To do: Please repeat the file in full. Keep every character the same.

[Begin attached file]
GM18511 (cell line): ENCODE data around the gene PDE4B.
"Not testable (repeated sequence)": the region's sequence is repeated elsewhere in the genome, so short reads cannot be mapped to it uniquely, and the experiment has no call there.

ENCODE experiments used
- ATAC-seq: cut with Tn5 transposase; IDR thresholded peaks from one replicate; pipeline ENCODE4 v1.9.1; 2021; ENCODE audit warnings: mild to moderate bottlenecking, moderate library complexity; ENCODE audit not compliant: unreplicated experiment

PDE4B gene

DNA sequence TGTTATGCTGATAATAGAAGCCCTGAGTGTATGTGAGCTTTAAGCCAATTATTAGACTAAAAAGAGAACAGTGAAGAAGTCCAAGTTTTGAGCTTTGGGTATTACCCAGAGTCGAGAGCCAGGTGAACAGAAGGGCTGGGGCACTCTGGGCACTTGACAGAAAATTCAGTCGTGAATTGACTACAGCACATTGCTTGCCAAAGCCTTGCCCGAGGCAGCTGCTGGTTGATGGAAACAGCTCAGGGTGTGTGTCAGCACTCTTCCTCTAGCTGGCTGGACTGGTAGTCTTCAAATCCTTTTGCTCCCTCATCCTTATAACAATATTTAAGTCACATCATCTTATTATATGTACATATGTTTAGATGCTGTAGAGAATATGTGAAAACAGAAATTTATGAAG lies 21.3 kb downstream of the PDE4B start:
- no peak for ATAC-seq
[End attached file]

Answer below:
GM18511 (cell line): ENCODE data around the gene PDE4B.
"Not testable (repeated sequence)": the region's sequence is repeated elsewhere in the genome, so short reads cannot be mapped to it uniquely, and the experiment has no call there.

ENCODE experiments used
- ATAC-seq: cut with Tn5 transposase; IDR thresholded peaks from one replicate; pipeline ENCODE4 v1.9.1; 2021; ENCODE audit warnings: mild to moderate bottlenecking, moderate library complexity; ENCODE audit not compliant: unreplicated experiment

PDE4B gene

DNA sequence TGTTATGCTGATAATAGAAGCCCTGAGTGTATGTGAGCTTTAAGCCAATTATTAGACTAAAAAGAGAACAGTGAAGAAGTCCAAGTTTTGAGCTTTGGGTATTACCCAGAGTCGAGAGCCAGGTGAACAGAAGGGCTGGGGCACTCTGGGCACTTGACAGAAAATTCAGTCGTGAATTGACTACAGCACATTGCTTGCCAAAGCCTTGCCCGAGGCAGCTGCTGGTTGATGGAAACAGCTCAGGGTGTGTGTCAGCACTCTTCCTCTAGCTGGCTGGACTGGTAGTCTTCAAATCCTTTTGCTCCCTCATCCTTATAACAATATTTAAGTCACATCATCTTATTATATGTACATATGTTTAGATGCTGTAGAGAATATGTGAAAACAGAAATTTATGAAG lies 21.3 kb downstream of the PDE4B start:
- no peak for ATAC-seq